What is considered hypocrisy and what is not
Fatwa No: 344005

  • Fatwa Date:10-1-2017 - Rabee' Al-Aakhir 12, 1438
  • Rating:

Question

Please explain in detail about hypocrisy. Is it hypocrisy if a person hides and controls his feelings of anger for someone and rather shows respect and gratitude? Or should one be loud and expressive about his negative feelings for someone, saying that he cannot be a hypocrite and will definitely speaks his heart out? Also, please explain if it is advised to be vocal and expressive about someone's wrongdoings either in his presence or absence? What type of hypocrisy is explained in the Quran? What does Allaah, The Exalted, say about a person who highlights and discusses other's shortcomings, sins, or wrongdoings in their absence or presence saying that he does not lie and is not a hypocrite and will definitely speak whatever is true? I want to know if this type of truth is permissible? There is one thing that we call Maslehat, should one keep quiet, or should he just be open and vocal about everything which can cause pleasant or unpleasant situations? Truth spoken without necessity creates problems and disputes; is this true in the light of Islam?

Answer

All perfect praise be to Allah, The Lord of the worlds. I testify that there is none worthy of worship except Allah and that Muhammad, sallallahu ‘alayhi wa sallam, is His slave and Messenger.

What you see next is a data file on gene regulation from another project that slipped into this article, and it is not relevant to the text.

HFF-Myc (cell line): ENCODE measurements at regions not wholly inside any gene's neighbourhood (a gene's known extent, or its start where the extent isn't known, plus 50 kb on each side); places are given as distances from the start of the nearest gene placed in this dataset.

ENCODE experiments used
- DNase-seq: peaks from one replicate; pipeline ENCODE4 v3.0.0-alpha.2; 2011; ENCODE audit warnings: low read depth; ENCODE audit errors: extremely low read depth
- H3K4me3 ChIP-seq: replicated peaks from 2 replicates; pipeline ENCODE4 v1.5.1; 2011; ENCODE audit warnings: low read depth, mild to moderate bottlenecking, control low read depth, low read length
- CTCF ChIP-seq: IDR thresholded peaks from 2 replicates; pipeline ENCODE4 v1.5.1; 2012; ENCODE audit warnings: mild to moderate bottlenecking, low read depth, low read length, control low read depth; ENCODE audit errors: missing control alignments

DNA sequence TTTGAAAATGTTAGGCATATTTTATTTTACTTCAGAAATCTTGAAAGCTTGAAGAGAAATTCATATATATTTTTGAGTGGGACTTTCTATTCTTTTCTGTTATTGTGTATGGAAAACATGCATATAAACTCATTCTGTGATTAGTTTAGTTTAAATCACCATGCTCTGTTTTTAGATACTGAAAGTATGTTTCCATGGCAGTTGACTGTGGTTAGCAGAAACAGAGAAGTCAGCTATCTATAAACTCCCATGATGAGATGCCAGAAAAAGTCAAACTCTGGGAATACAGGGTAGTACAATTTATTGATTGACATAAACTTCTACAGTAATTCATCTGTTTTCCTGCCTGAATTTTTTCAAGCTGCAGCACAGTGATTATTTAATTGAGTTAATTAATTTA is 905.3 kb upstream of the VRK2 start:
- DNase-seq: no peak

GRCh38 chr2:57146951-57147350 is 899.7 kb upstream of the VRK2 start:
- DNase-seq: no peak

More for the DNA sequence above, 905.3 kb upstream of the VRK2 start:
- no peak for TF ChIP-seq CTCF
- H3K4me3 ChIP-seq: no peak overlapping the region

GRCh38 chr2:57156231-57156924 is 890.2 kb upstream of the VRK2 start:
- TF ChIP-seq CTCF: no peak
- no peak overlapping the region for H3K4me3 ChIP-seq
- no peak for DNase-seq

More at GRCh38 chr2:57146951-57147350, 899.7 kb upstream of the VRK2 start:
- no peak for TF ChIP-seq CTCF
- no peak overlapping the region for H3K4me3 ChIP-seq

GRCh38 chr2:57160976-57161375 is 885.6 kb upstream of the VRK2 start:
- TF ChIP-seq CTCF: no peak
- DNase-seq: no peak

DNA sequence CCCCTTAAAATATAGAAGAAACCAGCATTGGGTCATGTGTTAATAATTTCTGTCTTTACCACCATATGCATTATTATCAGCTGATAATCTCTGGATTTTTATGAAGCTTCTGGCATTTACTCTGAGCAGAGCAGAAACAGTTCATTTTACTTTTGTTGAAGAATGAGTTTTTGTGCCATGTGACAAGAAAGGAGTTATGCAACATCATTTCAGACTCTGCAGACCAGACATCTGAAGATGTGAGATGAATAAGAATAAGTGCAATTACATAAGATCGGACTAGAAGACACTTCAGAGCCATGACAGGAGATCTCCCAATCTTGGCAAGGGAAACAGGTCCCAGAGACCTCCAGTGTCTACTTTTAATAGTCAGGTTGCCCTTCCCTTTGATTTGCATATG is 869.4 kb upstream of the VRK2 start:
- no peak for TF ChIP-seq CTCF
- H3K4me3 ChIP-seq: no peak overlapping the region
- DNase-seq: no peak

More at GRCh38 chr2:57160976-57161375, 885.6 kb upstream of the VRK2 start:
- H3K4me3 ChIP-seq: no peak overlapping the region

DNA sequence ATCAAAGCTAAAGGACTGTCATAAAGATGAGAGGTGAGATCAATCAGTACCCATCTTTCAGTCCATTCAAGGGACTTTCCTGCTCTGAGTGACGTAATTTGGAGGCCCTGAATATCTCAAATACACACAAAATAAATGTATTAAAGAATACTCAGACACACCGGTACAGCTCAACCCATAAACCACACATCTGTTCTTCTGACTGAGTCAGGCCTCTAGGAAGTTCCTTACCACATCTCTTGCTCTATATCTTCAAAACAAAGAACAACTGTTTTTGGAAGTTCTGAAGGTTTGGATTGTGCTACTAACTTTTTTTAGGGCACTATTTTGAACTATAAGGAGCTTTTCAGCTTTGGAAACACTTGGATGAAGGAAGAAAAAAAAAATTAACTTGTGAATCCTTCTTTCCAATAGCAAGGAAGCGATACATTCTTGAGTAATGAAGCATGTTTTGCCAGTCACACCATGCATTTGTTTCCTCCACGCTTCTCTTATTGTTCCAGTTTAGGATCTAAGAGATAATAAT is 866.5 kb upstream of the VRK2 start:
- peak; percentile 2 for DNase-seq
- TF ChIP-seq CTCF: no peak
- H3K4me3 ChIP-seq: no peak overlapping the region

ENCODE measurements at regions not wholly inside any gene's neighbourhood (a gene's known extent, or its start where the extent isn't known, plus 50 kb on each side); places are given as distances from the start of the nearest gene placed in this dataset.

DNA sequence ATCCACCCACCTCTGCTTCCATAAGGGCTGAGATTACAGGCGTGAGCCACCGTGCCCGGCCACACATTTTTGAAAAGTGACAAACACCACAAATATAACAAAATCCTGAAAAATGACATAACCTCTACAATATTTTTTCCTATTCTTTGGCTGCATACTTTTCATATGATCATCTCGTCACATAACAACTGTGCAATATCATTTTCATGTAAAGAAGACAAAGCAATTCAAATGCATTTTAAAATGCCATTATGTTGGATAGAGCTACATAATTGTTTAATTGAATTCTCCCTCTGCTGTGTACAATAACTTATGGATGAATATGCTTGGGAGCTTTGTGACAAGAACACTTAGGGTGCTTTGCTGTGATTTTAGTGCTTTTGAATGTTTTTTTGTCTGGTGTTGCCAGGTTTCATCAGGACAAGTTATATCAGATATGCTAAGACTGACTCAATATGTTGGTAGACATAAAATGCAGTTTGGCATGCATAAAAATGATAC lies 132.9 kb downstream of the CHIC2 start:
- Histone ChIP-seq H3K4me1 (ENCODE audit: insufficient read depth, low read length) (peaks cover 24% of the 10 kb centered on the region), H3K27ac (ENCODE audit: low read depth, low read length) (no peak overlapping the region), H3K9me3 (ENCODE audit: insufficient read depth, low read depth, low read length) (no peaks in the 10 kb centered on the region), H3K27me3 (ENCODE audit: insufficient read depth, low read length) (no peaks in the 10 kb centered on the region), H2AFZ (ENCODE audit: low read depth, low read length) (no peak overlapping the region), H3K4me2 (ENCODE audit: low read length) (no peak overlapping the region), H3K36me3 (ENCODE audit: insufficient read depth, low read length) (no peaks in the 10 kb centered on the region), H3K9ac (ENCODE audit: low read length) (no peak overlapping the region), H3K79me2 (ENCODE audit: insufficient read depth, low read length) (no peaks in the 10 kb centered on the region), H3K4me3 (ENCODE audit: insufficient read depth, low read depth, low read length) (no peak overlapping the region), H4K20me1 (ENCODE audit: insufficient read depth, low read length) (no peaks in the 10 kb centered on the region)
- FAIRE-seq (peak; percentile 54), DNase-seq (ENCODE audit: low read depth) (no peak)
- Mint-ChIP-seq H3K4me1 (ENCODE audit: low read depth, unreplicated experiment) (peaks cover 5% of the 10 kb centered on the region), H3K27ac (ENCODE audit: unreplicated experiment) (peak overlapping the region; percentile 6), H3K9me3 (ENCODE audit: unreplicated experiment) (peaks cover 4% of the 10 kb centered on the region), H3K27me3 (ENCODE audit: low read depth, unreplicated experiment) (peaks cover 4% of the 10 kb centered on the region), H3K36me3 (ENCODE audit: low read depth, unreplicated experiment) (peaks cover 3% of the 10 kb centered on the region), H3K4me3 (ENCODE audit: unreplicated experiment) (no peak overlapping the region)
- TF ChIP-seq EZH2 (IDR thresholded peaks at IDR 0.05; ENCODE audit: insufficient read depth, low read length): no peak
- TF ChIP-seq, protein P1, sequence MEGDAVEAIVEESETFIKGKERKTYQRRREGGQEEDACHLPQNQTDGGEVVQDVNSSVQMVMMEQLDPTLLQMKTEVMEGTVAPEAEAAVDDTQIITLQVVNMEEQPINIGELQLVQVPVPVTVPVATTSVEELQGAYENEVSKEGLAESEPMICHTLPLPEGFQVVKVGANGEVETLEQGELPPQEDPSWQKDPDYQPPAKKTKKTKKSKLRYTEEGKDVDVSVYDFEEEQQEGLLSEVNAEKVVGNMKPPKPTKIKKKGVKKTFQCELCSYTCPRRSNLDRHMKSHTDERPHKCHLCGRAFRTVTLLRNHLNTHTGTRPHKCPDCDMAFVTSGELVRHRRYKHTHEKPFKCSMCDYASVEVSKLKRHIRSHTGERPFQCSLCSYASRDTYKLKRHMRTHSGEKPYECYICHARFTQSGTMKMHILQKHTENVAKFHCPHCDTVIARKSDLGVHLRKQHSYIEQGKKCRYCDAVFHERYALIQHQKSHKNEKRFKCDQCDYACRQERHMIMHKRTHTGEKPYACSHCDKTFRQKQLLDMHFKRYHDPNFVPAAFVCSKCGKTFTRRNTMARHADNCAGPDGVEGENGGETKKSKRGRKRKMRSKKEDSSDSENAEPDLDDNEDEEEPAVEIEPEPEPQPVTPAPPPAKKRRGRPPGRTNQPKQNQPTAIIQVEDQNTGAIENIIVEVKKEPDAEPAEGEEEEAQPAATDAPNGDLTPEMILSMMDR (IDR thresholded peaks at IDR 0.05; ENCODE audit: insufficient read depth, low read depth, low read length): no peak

There are two kinds of hypocrisy:

1- Hypocrisy in Belief (Major Hypocrisy): it is when a person displays belief (Eemaan) and conceals disbelief (Kufr); may Allah guard us against it. This kind of hypocrisy entails being thrown into Hellfire and abiding therein eternally; we implore Allah to safeguard us.

2- Hypocrisy in Deeds (Minor Hypocrisy): this type includes a number of actions identified as signs of hypocrisy; however, they do not take the doer out of the fold of Islam, such as breaking the promise, lying, and betraying trust. The Prophet, sallallahu ‘alayhi wa sallam, said, “The signs of a hypocrite are three: when he speaks, he lies; when he makes a promise, he breaks it; and when he is trusted, he betrays the trust.” [Al-Bukhari]

For more benefit, please refer to fatwa 1854.

Knowing that, you come to realize that hiding one's hatred and negative feelings towards someone who possesses some bad traits and displaying affection towards him is not considered hypocrisy if it is done for a Sharia-acceptable benefit such as calling this person to Allah and encouraging him to adhere to the straight path and hasten to repentance from his sins. Rather, this is considered praiseworthy kindness and leniency as long as it does not involve turning a blind eye to falsehood or approving a prohibited deed.

Allah, The Exalted, commanded Prophet Moosa (Moses), may Allah exalt his mention, to advise Pharaoh, who was the most wicked person of his time, kindly. He says (what means): {And speak to him with gentle speech that perhaps he may be reminded or fear (Allah).} [Quran 20:44] Allah, The Exalted, has enjoined kindness, good speech, and repelling evil with goodness and kindness in many places in the Quran and the Sunnah.